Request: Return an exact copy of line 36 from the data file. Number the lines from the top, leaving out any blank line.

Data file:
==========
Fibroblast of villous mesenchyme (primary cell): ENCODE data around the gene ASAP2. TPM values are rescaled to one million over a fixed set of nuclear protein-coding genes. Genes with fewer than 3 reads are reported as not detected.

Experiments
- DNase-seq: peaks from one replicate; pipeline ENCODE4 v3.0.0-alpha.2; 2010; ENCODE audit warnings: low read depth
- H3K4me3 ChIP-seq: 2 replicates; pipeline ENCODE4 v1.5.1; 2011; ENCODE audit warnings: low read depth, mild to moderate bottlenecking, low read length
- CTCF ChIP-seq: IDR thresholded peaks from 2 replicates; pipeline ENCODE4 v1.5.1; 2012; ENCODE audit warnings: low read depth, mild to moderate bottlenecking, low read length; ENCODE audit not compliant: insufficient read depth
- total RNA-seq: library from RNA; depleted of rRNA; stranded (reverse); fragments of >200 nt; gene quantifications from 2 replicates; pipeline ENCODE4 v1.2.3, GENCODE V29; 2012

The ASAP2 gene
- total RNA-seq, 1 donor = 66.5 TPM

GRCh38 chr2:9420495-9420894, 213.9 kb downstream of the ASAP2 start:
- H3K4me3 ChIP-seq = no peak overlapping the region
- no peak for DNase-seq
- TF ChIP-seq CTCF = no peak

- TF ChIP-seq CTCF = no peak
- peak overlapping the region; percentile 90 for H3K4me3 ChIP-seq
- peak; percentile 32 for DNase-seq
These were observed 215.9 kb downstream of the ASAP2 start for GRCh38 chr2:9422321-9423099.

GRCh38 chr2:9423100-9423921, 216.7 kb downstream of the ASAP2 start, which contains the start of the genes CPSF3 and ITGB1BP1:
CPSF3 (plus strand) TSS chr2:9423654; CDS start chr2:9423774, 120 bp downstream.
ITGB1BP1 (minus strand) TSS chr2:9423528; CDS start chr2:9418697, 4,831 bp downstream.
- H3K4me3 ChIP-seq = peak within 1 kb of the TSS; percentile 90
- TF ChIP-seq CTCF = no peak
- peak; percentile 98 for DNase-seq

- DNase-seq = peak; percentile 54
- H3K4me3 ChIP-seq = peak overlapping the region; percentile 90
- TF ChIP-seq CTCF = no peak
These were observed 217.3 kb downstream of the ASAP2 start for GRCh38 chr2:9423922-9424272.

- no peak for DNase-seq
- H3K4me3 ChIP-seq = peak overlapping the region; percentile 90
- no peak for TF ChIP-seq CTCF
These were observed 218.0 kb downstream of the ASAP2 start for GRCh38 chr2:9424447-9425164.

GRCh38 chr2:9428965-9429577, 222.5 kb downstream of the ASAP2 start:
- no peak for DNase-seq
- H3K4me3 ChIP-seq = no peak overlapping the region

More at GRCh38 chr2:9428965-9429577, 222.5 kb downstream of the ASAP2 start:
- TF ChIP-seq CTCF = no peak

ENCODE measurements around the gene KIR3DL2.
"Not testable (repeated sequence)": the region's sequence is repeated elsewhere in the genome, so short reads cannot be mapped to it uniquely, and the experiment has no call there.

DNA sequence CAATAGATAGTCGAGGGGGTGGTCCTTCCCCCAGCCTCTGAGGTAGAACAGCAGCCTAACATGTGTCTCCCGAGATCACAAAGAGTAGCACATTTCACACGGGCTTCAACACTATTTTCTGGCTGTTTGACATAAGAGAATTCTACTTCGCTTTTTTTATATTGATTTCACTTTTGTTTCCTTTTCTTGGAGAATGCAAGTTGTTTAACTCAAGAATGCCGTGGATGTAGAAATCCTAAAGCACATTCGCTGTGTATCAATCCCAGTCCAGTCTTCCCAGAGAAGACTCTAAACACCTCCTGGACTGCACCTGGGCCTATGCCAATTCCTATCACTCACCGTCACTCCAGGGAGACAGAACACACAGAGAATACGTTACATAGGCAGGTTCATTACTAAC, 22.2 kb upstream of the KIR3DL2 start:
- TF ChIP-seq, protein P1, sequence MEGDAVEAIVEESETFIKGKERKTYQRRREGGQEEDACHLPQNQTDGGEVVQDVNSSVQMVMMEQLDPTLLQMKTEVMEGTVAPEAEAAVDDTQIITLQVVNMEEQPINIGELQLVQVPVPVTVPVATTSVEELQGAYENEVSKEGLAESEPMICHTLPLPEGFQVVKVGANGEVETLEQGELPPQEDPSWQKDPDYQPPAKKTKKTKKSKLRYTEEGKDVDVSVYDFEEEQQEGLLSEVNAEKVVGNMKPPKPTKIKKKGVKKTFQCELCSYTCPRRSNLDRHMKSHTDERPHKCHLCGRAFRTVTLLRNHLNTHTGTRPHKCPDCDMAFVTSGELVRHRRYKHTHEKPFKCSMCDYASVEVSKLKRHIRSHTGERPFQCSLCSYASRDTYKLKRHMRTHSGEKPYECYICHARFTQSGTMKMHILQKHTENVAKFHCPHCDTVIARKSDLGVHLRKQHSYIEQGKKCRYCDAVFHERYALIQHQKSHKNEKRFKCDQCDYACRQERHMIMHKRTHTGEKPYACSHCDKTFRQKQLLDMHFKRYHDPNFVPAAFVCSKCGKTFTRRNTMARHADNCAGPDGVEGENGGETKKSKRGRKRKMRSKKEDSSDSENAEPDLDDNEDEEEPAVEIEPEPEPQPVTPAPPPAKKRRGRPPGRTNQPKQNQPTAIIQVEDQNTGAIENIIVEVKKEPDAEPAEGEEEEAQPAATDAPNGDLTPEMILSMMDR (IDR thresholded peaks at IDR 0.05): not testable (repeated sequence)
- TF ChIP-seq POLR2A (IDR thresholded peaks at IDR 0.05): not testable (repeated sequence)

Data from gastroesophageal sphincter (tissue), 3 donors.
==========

ENCODE measurements around the gene KIR3DL2.